Chapter 7 Notes
Chapter 7 Notes PLSC 2013
Popular in Intro to Comparative Politics
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This 4 page Class Notes was uploaded by Elise Herenton on Monday October 3, 2016. The Class Notes belongs to PLSC 2013 at University of Arkansas taught by Jeffrey Ryan in Fall 2016. Since its upload, it has received 5 views. For similar materials see Intro to Comparative Politics in Political Science at University of Arkansas.
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Date Created: 10/03/16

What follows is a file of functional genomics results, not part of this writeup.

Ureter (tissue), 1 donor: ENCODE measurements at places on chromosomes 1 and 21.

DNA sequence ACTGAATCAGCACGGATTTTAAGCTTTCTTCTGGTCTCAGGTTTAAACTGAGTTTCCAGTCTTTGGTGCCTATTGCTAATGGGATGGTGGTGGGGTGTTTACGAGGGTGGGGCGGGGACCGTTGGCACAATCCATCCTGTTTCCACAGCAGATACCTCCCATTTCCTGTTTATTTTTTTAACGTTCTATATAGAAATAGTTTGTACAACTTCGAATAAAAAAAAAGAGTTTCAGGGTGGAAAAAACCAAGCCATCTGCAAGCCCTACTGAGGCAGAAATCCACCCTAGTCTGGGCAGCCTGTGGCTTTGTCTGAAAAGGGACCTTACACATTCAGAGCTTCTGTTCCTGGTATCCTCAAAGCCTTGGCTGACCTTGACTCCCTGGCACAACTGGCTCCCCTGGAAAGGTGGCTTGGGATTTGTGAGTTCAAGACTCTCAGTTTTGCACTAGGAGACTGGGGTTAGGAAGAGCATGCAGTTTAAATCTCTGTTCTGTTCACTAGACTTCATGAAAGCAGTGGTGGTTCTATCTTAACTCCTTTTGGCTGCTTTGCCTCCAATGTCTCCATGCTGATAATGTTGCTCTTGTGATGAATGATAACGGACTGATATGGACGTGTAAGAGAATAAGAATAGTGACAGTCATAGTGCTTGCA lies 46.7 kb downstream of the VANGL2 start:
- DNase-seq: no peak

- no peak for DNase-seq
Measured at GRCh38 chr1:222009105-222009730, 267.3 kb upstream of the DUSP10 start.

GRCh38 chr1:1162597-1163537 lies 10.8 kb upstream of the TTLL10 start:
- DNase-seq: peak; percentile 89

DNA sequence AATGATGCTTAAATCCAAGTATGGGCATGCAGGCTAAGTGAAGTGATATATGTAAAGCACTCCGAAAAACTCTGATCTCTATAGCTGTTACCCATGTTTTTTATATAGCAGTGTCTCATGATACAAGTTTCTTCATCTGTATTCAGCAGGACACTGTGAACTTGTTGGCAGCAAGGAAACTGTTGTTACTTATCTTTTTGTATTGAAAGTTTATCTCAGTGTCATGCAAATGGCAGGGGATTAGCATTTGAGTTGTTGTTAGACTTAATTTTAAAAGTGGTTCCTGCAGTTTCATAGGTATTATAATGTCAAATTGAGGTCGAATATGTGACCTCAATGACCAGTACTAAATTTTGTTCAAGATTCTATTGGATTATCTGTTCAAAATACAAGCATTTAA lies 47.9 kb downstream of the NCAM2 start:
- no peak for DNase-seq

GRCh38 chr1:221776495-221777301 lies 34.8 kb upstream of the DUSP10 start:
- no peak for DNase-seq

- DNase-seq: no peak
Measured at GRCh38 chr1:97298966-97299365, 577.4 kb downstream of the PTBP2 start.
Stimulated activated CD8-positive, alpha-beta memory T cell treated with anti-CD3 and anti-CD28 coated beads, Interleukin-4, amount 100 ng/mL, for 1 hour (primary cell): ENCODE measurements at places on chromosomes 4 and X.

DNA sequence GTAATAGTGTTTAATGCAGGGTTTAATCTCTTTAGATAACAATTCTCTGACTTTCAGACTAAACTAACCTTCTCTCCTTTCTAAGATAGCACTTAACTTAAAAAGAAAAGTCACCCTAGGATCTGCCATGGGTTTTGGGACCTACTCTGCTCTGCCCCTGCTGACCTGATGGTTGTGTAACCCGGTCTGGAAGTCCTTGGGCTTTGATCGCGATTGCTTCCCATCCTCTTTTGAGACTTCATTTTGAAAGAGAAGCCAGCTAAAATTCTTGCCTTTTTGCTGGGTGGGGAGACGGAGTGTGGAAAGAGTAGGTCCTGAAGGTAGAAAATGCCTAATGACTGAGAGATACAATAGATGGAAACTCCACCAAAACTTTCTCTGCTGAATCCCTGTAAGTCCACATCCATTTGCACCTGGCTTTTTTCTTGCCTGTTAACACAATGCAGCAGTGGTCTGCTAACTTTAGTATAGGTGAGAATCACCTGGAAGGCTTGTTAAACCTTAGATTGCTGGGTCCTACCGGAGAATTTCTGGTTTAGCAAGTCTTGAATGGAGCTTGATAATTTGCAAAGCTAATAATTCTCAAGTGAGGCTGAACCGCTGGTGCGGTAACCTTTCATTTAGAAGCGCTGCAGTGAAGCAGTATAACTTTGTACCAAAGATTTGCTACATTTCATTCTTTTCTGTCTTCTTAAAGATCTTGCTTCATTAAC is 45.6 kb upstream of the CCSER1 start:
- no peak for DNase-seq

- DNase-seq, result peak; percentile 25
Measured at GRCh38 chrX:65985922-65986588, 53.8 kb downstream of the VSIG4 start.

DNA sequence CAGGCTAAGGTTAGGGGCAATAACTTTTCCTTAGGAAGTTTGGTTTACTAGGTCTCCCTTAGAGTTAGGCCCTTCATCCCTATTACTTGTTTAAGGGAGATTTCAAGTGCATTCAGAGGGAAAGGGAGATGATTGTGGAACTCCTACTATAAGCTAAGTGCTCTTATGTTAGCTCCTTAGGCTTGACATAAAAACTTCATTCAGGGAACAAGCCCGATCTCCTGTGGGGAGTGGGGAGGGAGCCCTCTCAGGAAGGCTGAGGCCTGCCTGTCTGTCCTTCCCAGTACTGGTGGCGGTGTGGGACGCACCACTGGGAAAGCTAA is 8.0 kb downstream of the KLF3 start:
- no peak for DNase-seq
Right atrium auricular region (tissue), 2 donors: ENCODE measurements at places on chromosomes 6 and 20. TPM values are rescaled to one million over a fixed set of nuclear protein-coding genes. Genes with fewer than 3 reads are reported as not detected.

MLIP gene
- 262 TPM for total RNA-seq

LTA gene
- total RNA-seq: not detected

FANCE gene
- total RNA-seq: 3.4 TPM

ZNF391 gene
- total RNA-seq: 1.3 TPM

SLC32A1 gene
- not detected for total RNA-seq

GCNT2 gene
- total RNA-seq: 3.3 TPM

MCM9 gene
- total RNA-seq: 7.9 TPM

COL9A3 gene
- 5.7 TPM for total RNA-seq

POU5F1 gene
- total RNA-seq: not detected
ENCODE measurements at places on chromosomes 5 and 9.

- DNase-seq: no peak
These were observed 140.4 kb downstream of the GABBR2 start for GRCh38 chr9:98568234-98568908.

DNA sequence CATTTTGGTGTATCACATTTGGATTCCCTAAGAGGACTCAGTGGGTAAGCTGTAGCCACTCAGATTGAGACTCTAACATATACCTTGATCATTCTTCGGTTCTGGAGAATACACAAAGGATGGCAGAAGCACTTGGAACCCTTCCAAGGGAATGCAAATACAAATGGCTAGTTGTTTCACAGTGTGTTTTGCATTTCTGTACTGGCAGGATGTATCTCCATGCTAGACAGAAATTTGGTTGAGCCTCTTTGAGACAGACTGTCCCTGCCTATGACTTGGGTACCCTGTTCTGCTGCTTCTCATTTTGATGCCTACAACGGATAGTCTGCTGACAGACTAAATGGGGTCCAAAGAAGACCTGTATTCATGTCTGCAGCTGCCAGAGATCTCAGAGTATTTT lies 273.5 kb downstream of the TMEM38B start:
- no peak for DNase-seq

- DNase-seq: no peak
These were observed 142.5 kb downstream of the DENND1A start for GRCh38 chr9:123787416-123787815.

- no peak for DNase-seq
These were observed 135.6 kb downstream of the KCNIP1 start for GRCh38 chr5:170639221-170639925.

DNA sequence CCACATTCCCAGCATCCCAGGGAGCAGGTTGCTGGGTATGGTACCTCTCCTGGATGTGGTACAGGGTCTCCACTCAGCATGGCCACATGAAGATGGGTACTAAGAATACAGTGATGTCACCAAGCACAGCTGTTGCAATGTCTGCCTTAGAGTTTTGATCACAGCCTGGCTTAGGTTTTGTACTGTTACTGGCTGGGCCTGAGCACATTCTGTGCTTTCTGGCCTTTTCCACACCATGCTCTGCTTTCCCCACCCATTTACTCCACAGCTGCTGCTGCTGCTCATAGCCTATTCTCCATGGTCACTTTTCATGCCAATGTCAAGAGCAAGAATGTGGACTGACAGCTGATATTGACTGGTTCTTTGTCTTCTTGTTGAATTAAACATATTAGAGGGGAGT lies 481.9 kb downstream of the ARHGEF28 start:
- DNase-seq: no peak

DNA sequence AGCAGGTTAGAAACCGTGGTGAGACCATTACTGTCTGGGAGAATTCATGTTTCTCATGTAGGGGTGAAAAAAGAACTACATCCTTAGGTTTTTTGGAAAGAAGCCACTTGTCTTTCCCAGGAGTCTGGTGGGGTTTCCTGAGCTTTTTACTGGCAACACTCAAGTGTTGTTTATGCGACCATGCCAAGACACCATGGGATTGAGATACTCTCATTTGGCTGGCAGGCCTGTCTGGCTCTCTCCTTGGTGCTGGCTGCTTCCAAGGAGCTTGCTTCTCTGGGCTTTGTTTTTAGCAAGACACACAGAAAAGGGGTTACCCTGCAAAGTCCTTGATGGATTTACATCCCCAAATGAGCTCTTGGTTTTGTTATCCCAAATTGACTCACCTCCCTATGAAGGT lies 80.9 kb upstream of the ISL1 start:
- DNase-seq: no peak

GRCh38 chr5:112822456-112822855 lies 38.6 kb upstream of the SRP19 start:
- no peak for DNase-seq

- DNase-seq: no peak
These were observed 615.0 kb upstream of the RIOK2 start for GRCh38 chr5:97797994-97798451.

Chapter 7-Political Violence What is political violence? Political violence refers to: hostile acts that occur outside of the control of the state and that seeks to achieve a political objective. Illegal Done by people who don’t have affiliation to a country/society Thus, political violence represents confrontation with state institutions that have failed to meet the expectations of some citizens. Institution uses violence in response to someone changing things (Ex. Julius Ceasar assassinated for changing tradition) Why individuals choose to express frustrations through violence is complicated and not entirely clear. Scholars have identified three basic explanations as to why individuals choose violence as a means of expression. These are institutional explanations (something’s going on with how society is organized), ideational explanations (ideology that was bringing everything into effect), and individualized explanations (this guy was nuts). Each hypothesis seeks to explain how an individual rationalizes violence as a form of expression. Explanations of violence Institutional explanations suggest that violence may occur in response to the institutions (or changes to the institutions) of the state and society. One votes and constantly doesn’t get the outcome they want If a president decides to change the constitution (how many terms a president can have), people will be upset by the change and may resort to violence to prevent to change. Institutions may also inadvertently promote violence. (Ex. Plurality-based voting systems.) As individuals perceive that other forms of participation are ignored or rejected, violence becomes a legitimate response to institutional shortcomings. Ideational explanations focus on the thought process behind violence. Ideational refers to the expression of ideas. Ideational explanations sometimes focus on ideological explanations of violence: an ideologies identify a problem and then provides a solution. Ideologies that promote revolutionary or reactionary political also provide an ideational basis for violence. Individual Explanations Individual explanations focus on the personal motivations of those who commit violence. Such individuals may be drawn to violence by psychological factors. Upbringing plays a factor Ex. Personal experiences or anger at changing values. However, individuals may also view violence rationally and use it tactically. All three explanations can also work in connection with each other. Revolution Revolution can be defined as: the public seizure of the state with the purpose of overthrowing the existing government and regime. Revolutions have profound effects, often leading to a reimagining of how politics can be conducted and how societies can be organized. For these reasons, revolutions differ from coup d’états in that the public (in addition to elites) plays a major role in taking power. Revolutions may or may not be violent. The dramatic goals of revolution (and their probable resistance) make violence difficult to avoid even if revolutionaries are attempting to avoid it. Revolutions can be triggered through overwhelming public pressure, which may cause leaders to step aside rather than attempt to hang on to power. Ex. The fall of Communist states in most Eastern Europe. Revolutions, cont’d. Conditions that foster revolution are hotly debated. The behavioral revolution was the first process that attempted to explain revolution in a generalized manner. This scholarship explained revolutions using the relative deprivation model. This stipulates that revolutions will occur when public expectations outpace the rate of change. Thus, economic development may do more to explain revolution than a lack of it. (Ex. Iran) Other explanations have focused on how state institutions respond to changing public demand and international pressures. Using this approach, a key factor in determining the success of a revolution will be the degree to which police and military forces support revolutionaries. Continuity between old regimes and new persist in spite of revolution. Repression may continue as new regimes seek to consolidate their authority. Terrorism Terrorism refers to a violent act that targets noncombatants and is intended to spread fear, or serve a political purpose. Terrorism is a tactic used by strategically weaker groups to combat another country, occupying force, or an ideology. Terrorism is designed to undermine civilian support for a government. This discontent is intended to force the state to discontinue the unpopular policy. Such a strategy is most effective when attacks are publicized by the media. The primary effects of terrorism are psychological, and are intended to generate fear in a society. Citizens may grow to fear for their safety as areas common to everyday life are attacked. Thus, terrorist attacks are not random. They are intended to trigger this effect. Terrorism, cont’d. The effectiveness of terrorism is questionable. Suicide bombings in Lebanon may have led the US to withdraw from the state in 1983. Terrorist acts in Chechnya led to a serious crackdown by Russian forces. Al-Qaida has mostly been contained since the 9/11 attacks. Terrorism may be diffused by conferring political legitimacy to a sympathetic group. Such actions allow a group to lawfully pursue their goals. However, this is controversial due to damages inflicted on the citizens of a state. Ex. The IRA and the “Good Friday Accords.” Goals of violent activity Terrorism and revolutions generally seek to achieve the same objectives. Both seek to violently upend the existing social structure in order to replace it with an ideological alternative. Some revolutionaries view terrorism as a way to trigger a revolution. Terrorism and revolutions both see the existing political system as illegitimate and reject the idea of political reform. Because of its revolutionary objectives, terrorism can also be distinguished from guerrilla warfare, or warfare involving non-state combatants who accept traditional rules of war and do not target civilians. Guerillas typically acknowledge opponents as legitimate actors and wish to be regarded as legitimate in return. Religious Violence Recall: Religion had been supplanted by political and economic ideologies in the late 19 th Century. Have to have hostility towards society Yet as ideologies have failed to live up to their promises, religion returned to prominence in public life. This also gave rise to fundamentalism, or attempts to fuse state authority with religious values. What conditions lead fundamentalists to engage in political violence? Conditions do vary according to religion and experiences, but some basic trends are evident: Generally speaking, violent fundamentalists exhibit a hostility to modern society. Ex. gay marriage They view modern society as actively seeking to eradicate religious individuals. And they adhere to apocalyptic (and then) utopian beliefs. Religious Violence, cont’d. Violent fundamentalists are hostile to modern society. Such individuals assume that institutions such as the modern state, secularism, and capitalism have deprived individuals of greater meaning in their life. Status Secularism- no religion is better than the other or should receive special treatment In capitalism- lead to loss of identity/ standing, deprives individuals of greater meaning in their life These ideas are most prominent in areas where modernity is viewed as a foreign value and does not well mesh well with traditional society. Violent fundamentalists also view this conflict as a “cosmic” struggle between the modern world and religious individuals. Fundamentalists fear that the modern state not only marginalizes religion, but actively seeks to eradicate religious individuals. This enables fundamentalists to view society and other people in black and white terms: Individuals are either on the side of good or evil. No middle ground This, in turn, justifies violence against civilians, because those who are not actively supporting the fundamentalist agenda must be against it. Religious Violence, cont’d. Violent fundamentalists also hold apocalyptic views of their situation. Fundamentalists don’t think that it’s going to work out for them (people are frequently abandoning traditional religious values) Religious individuals are “losing” to modernity. Thus, religious individuals may use violence to counter this, or to return the world to religious values. Violent fundamentalism thoroughly reinterprets a faith. Mainstream adherents of a religion typically do not recognize the beliefs of a fundamentalist group or denounce them altogether Responses to violence Terrorism and revolution has been less likely to occur in democracies. Democracies promote participation, and so it is less likely that individuals will feel driven to violence. However, democracies have limited effectiveness against terrorism originating from foreign sources. Some have suggested that globalized violence can be combatted by imposing democracy on others. However, top-down democratization may lead to nondemocratic rule. Conclusions Political violence is a reaction to institutions that directly challenge the identity. An individual may resort to violence if other forms of participation are ignored. Violence may be explained by institutional, ideational, or individual reasons. It is best understood as a a combination of all three. Ultimate expressions of political violence are revolution and terrorism. Both seek to replace current institutions with an ideological alternative. Both justify violence as a necessary in order to create or expand new institutions. Democratic government provides an effective way to reduce the likelihood of violence. Let people participate, people will be more happy However, democracy are more effective when based on social developments within a state.